- Those who purchase life insurance must choose a beneficiary.
- The beneficiary receives the death benefit upon the policyholder's death.
- It's helpful to have a contingent beneficiary as well as a primary beneficiary to make sure the money goes to the right person.
Forgetting to name a contingent beneficiary could come at a cost.
When purchasing life insurance, the choice of who to name as beneficiary is one of the most important decisions a person makes. A beneficiary is the person who receives the death benefit. The owner of a life insurance policy can name one or more individuals as beneficiaries, or could name organizations such as a preferred charity.
While most people buying a policy know the importance of selecting the right beneficiary, it's actually important not just to pick a primary beneficiary, but also to select a contingent beneficiary as well. Here's why.
What is a contingent beneficiary?
A contingent beneficiary is a person who will receive a life insurance death benefit in the event the primary beneficiary has passed away before the death benefit pays out.
For example, if a husband names his wife as a primary beneficiary and the husband and wife both pass away together in an automobile accident, the wife would not be alive to receive the death benefit. As a result, the contingent beneficiary would get the money instead.
Contingent beneficiaries can be anyone who the policyholder chooses -- just as the primary beneficiary can. A person who buys life insurance could name one or several people or organizations who gets the life insurance payout if the primary beneficiary has passed away before the insurer sends out the death benefit.
Why is it important to name a contingent beneficiary?
When buying life insurance, a policyholder is not typically required to select a contingent beneficiary. And if their primary beneficiary is alive, then not doing so isn't an issue. However, it can be difficult or impossible to predict the future, and most people shouldn't take a chance on their primary beneficiary outliving them.
Instead, they should name a contingent beneficiary in order to ensure they have full control over who gets the death benefit. Consumers who buy life insurance pay premiums -- often for many years -- in order to make sure the death benefit is available to provide for loved ones. It makes sense to ensure the money goes to an individual of their choosing.
If a policyholder dies without a contingent beneficiary and their primary beneficiary has already passed, then the death benefit ends up being paid to the estate of the deceased policyholder -- instead of to a chosen person. This can cause lots of issues.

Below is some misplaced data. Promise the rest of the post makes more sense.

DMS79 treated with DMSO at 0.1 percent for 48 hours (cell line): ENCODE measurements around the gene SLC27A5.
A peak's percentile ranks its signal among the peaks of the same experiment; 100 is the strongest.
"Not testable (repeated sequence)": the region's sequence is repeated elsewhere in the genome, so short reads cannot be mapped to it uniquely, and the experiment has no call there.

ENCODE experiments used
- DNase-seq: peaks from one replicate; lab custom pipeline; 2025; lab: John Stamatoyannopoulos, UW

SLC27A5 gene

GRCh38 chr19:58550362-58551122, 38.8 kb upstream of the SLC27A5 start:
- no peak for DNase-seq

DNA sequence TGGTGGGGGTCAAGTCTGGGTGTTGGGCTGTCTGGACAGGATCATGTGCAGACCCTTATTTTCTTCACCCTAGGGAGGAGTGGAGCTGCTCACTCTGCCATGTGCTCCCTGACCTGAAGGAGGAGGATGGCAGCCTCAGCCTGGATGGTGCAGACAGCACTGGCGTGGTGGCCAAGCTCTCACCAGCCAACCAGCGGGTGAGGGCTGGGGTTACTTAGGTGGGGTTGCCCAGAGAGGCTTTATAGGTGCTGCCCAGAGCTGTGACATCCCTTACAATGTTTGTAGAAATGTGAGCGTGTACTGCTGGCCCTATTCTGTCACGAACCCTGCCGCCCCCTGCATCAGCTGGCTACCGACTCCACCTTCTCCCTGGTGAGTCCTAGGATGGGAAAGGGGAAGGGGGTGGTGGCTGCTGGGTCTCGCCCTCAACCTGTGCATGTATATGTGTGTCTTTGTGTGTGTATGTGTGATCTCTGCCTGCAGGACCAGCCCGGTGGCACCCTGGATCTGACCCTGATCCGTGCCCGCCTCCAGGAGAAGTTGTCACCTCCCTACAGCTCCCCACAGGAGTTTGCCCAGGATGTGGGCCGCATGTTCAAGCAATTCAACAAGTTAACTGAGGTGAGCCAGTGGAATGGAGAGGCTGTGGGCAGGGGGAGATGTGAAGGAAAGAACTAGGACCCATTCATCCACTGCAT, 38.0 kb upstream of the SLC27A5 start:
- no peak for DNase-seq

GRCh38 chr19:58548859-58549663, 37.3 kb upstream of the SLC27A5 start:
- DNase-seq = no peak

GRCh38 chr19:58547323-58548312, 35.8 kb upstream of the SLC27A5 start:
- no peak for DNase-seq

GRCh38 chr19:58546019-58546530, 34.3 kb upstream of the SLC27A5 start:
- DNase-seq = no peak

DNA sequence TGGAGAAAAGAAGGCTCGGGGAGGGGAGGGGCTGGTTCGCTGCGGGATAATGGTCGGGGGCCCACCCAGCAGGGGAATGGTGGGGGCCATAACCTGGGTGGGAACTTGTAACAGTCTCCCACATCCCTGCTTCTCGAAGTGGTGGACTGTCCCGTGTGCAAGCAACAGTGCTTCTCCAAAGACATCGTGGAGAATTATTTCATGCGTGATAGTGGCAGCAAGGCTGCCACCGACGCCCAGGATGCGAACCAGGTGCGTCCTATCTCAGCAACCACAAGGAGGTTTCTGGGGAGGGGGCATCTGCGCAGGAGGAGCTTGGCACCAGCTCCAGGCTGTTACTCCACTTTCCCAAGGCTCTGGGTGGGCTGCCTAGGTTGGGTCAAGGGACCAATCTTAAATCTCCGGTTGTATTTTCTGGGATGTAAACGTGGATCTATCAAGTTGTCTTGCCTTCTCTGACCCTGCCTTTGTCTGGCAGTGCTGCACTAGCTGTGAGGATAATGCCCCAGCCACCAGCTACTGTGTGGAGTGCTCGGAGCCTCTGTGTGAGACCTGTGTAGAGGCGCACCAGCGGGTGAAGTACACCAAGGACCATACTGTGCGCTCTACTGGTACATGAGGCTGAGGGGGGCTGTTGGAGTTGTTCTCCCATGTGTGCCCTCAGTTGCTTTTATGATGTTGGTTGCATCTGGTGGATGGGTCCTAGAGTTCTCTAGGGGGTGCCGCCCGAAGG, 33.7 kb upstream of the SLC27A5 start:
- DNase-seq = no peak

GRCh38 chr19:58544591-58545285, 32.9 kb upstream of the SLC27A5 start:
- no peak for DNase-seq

Creditors may try to collect the money
If the death benefit is paid out to the policyholder's estate, it must be distributed through the probate process. Because of this, since the death benefit becomes part of the estate, creditors could try to collect money from it in the event there is more outstanding debt owed than other estate assets could pay. The money from the death benefit could be subject to estate taxes. And because it must go through probate court, the process of distributing the money could be slow -- and it could take months or even years for heirs to receive the money.
The person who gets the payout will also be determined either by the policyholder's will (if the policyholder specified who should get all estate assets) or by intestacy laws that control who inherits estate assets if the will doesn't specify who gets them.
Naming a contingent beneficiary is an easy way to avoid all these issues, and to ensure the money goes to a chosen person. It's worth taking the short time required to name someone to fulfill this role.
Our picks for best life insurance companies
Life insurance is essential if you have people depending on you. We’ve combed through the options and developed a best-in-class list for life insurance coverage. This guide will help you find the best life insurance companies and the right type of policy for your needs. Read our free review today.
Our Research Expert
We're firm believers in the Golden Rule, which is why editorial opinions are ours alone and have not been previously reviewed, approved, or endorsed by included advertisers. The Ascent does not cover all offers on the market. Editorial content from The Ascent is separate from The Motley Fool editorial content and is created by a different analyst team.
The Ascent is a Motley Fool service that rates and reviews essential products for your everyday money matters.
Copyright © 2018 - 2023 The Ascent. All rights reserved.